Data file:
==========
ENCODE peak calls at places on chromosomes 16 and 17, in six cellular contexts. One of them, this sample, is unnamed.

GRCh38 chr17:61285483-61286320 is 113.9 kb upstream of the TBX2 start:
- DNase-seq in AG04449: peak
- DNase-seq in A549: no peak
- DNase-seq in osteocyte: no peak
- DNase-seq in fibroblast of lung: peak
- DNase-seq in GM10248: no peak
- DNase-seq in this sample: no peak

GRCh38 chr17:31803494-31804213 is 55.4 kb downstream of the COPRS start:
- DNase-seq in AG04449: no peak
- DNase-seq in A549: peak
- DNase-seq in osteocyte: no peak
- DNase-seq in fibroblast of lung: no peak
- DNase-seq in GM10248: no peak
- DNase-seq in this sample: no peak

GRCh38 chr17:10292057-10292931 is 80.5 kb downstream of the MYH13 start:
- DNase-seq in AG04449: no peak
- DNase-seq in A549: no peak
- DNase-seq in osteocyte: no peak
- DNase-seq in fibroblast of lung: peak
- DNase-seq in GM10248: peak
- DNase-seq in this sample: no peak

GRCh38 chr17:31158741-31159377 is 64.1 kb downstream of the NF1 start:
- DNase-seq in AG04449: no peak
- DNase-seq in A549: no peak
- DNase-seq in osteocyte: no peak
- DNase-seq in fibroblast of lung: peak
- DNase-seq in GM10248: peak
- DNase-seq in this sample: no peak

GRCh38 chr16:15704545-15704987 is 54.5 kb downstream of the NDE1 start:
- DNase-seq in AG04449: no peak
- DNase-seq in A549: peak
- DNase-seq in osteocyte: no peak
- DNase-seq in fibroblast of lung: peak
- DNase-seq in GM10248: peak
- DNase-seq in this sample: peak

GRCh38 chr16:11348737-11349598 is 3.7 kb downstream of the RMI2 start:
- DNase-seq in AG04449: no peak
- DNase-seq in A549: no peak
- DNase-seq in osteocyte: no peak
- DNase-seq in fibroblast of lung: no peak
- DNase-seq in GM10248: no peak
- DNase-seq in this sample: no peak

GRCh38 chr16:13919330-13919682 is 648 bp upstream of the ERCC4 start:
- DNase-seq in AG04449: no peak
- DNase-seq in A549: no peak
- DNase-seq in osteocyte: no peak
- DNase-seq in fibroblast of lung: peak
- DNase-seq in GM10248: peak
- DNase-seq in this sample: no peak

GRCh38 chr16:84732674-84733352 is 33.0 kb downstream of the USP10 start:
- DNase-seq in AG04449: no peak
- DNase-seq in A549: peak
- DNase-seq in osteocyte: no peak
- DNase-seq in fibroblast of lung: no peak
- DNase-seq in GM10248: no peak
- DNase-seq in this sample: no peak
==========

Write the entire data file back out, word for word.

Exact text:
ENCODE peak calls at places on chromosomes 16 and 17, in six cellular contexts. One of them, this sample, is unnamed.

GRCh38 chr17:61285483-61286320 is 113.9 kb upstream of the TBX2 start:
- DNase-seq in AG04449: peak
- DNase-seq in A549: no peak
- DNase-seq in osteocyte: no peak
- DNase-seq in fibroblast of lung: peak
- DNase-seq in GM10248: no peak
- DNase-seq in this sample: no peak

GRCh38 chr17:31803494-31804213 is 55.4 kb downstream of the COPRS start:
- DNase-seq in AG04449: no peak
- DNase-seq in A549: peak
- DNase-seq in osteocyte: no peak
- DNase-seq in fibroblast of lung: no peak
- DNase-seq in GM10248: no peak
- DNase-seq in this sample: no peak

GRCh38 chr17:10292057-10292931 is 80.5 kb downstream of the MYH13 start:
- DNase-seq in AG04449: no peak
- DNase-seq in A549: no peak
- DNase-seq in osteocyte: no peak
- DNase-seq in fibroblast of lung: peak
- DNase-seq in GM10248: peak
- DNase-seq in this sample: no peak

GRCh38 chr17:31158741-31159377 is 64.1 kb downstream of the NF1 start:
- DNase-seq in AG04449: no peak
- DNase-seq in A549: no peak
- DNase-seq in osteocyte: no peak
- DNase-seq in fibroblast of lung: peak
- DNase-seq in GM10248: peak
- DNase-seq in this sample: no peak

GRCh38 chr16:15704545-15704987 is 54.5 kb downstream of the NDE1 start:
- DNase-seq in AG04449: no peak
- DNase-seq in A549: peak
- DNase-seq in osteocyte: no peak
- DNase-seq in fibroblast of lung: peak
- DNase-seq in GM10248: peak
- DNase-seq in this sample: peak

GRCh38 chr16:11348737-11349598 is 3.7 kb downstream of the RMI2 start:
- DNase-seq in AG04449: no peak
- DNase-seq in A549: no peak
- DNase-seq in osteocyte: no peak
- DNase-seq in fibroblast of lung: no peak
- DNase-seq in GM10248: no peak
- DNase-seq in this sample: no peak

GRCh38 chr16:13919330-13919682 is 648 bp upstream of the ERCC4 start:
- DNase-seq in AG04449: no peak
- DNase-seq in A549: no peak
- DNase-seq in osteocyte: no peak
- DNase-seq in fibroblast of lung: peak
- DNase-seq in GM10248: peak
- DNase-seq in this sample: no peak

GRCh38 chr16:84732674-84733352 is 33.0 kb downstream of the USP10 start:
- DNase-seq in AG04449: no peak
- DNase-seq in A549: peak
- DNase-seq in osteocyte: no peak
- DNase-seq in fibroblast of lung: no peak
- DNase-seq in GM10248: no peak
- DNase-seq in this sample: no peak